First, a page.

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Group Warns Against the Narrow Use Of 'Readiness' Measures

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Washington

An advisory group to the National Education Goals Panel is circulating a report synthesizing research on factors that contribute to children's early learning and restating earlier warnings against the use of narrow standards to gauge whether children are ready to learn.

The Goal 1 Technical Planning Group has been assisting the goals panel in looking at how to assess progress toward the first of the six goals set in 1990 by President Bush and the nation's governors: that all children enter school ready to learn.

In a 1991 report, the planning group warned against using "readiness'' assessments to label or make decisions about individual children. It recommended gathering collective data on the condition and capacities of children at different points in time and from a variety of sources, including parents, teachers, and children.

The group also outlined five dimensions to consider: physical well-being and motor development, social and emotional development, approaches toward learning, language usage, and cognition and general knowledge.

The goals panel endorsed those principles, but asked the subgroup to expand and amplify them. To accomplish that, the panel commissioned papers by experts on each dimension, and the planning group synthesized their findings.

"This is an important step in the process because one of the biggest problems throughout the whole conversation is that we've been talking about a concept that was not defined,'' said Sue Bredekamp, a subgroup member and the director of professional development for the National Association for the Education of Young Children.

After soliciting comments, the group still must refine its report and seek the goals panel's approval, a process that could take a year.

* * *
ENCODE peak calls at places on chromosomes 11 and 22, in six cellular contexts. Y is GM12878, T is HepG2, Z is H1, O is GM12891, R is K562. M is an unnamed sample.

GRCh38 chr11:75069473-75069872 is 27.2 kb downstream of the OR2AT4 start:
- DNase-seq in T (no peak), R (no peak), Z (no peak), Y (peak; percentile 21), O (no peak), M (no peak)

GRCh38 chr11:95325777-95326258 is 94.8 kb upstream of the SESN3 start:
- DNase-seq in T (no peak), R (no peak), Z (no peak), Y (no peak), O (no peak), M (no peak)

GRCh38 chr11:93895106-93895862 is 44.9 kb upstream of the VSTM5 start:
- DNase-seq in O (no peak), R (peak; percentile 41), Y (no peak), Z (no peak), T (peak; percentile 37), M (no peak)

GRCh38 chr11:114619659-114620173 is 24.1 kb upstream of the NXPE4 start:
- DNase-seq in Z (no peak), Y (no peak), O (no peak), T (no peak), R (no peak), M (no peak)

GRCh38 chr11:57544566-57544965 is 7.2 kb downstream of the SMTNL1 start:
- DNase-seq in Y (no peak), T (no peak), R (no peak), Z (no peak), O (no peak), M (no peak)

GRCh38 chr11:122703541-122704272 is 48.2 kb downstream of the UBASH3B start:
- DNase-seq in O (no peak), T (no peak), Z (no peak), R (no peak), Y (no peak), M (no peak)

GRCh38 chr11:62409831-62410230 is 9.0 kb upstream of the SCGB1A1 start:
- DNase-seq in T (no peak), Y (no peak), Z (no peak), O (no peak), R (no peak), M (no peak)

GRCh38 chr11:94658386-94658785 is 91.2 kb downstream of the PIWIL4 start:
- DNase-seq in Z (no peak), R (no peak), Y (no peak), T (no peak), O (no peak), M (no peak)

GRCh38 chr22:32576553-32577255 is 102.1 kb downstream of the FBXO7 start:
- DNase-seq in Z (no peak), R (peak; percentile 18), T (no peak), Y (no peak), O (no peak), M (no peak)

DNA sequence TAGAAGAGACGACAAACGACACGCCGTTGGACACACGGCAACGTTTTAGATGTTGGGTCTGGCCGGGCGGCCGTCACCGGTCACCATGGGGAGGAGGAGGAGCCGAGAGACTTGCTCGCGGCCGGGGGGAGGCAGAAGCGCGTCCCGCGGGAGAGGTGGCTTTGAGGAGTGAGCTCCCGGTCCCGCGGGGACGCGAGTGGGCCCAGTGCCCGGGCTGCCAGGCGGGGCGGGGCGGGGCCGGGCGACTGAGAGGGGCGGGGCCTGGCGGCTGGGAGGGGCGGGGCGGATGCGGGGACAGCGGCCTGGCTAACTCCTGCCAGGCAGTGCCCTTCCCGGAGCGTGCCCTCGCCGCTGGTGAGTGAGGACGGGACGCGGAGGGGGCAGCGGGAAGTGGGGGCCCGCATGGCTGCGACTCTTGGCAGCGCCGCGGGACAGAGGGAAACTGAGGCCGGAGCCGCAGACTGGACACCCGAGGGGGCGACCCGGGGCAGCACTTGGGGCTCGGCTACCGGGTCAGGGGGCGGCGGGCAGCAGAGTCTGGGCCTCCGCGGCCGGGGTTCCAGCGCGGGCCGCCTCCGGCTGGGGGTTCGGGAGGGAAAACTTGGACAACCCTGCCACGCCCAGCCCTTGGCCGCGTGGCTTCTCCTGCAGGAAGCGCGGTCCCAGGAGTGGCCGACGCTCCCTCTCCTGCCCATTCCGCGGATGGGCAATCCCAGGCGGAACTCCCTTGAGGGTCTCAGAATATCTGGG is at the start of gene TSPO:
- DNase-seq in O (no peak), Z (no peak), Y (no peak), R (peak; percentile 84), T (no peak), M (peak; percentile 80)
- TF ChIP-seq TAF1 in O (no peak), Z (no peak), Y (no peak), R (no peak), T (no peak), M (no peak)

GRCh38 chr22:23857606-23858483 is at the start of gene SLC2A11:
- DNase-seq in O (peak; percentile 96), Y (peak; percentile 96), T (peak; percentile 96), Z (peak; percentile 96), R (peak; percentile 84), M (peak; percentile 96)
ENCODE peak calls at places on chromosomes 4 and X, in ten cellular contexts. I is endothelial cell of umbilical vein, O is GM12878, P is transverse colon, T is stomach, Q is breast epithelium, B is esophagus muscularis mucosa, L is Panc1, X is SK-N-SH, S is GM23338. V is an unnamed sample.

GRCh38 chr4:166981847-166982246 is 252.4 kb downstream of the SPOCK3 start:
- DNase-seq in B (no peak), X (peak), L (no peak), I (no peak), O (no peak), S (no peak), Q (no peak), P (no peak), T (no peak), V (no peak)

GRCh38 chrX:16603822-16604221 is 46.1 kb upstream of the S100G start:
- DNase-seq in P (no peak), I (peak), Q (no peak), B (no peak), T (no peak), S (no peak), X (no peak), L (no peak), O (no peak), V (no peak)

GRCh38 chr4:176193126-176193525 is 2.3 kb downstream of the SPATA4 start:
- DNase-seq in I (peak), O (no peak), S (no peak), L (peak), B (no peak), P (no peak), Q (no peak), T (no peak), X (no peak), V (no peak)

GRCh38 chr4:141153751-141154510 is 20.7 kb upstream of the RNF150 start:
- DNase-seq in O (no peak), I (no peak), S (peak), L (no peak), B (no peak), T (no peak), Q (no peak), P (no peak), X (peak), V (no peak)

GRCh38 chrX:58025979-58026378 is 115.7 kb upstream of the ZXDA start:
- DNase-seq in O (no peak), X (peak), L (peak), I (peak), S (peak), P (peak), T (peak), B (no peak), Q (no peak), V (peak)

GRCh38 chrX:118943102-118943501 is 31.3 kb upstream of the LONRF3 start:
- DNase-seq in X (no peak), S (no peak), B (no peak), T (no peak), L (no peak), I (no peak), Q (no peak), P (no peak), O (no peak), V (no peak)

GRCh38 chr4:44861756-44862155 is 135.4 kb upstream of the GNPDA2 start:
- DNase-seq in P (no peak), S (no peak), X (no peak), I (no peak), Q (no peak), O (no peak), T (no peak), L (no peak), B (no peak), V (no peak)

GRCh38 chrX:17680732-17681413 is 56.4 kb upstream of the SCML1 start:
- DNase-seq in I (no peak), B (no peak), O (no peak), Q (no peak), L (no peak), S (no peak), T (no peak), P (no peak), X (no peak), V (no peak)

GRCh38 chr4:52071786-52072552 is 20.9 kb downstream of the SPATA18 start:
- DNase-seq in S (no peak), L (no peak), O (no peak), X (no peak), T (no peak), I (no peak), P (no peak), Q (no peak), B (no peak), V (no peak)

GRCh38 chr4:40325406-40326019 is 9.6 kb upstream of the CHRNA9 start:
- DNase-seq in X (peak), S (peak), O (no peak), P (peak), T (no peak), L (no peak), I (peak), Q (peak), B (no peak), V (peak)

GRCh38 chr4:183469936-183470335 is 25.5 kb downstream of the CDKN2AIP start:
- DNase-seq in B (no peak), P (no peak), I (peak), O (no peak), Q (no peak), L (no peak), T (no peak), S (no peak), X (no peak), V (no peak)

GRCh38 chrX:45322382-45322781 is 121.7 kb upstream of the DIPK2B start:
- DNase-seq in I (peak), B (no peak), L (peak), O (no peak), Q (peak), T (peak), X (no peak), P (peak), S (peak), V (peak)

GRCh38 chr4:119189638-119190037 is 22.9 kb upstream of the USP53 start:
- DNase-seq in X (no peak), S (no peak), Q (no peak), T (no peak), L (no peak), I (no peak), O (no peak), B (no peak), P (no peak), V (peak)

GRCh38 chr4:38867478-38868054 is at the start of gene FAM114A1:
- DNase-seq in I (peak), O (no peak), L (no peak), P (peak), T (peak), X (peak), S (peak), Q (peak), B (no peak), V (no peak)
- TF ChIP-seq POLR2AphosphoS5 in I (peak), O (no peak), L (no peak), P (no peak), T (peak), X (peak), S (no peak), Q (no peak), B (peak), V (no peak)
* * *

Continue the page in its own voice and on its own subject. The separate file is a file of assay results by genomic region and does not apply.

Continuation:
More Than Cognition

The group's findings underscore that "early learning must no longer be regarded solely, or even primarily, as a cognitive issue,'' the report suggests, adding that those who work with young children should know the other dimensions as well "and understand how to translate that knowledge'' into teaching.

It also calls for: more study on dimensions about which the least is known, such as children's approaches to learning; greater responsiveness to individual and cultural variation; more attention to children's overall well-being than to "earlier formal academic instruction''; and coordination among the health, education, and social-service sectors.

The draft says assessment strategies must "clearly distinguish the purpose'' of the effort, and suggests that the kinds of measures needed to determine a child's eligibility for services or to improve teaching practices are different from those needed to monitor national changes in children's status.

Subgroup members have warned against using any single criterion or norm-referenced standardized test to rate individual children.

"The most important thing is for people to be clear about why they are measuring,'' said Lorrie Shepard, a professor of education at the University of Colorado and a member of the planning group. "There is much less risk for large-scale data gathering, which does provide important information, than there is for a school-level measure.''

Program Improvement Eyed

There remains "a lot of concern about rushing into a measure of readiness that is too simple or too rough and dirty,'' noted Nicholas Zill, a vice president of Westat Inc. and a planning-group member.

But it would be wrong to hold off attempts to gauge progress on the readiness goal while awaiting the "perfect measure,'' he said, since "there's a lot we know from the literature about what aspects of these dimensions are predictive of longer-term difficulties.''

One useful source of data, he suggested, will be a longitudinal study of 23,000 kindergartners being planned by the National Center for Education Statistics, which is designed to reflect the planning group's recommendations.

Sharon Lynn Kagan, the associate director of Yale University's Bush Center in Child Development and Social Policy and the chairwoman of the technical-planning group, stressed that the report is designed to be useful not only in developing better assessments but also in improving programs for young children.

The group is seeking feedback on the report, "Reconsidering Children's Early Development and Learning: Toward Shared Beliefs and Vocabulary.'' Copies are available for free from the National Education Goals Panel, 1850 M St., N.W., Suite 270, Washington, D.C. 20036; (202) 632-0952.

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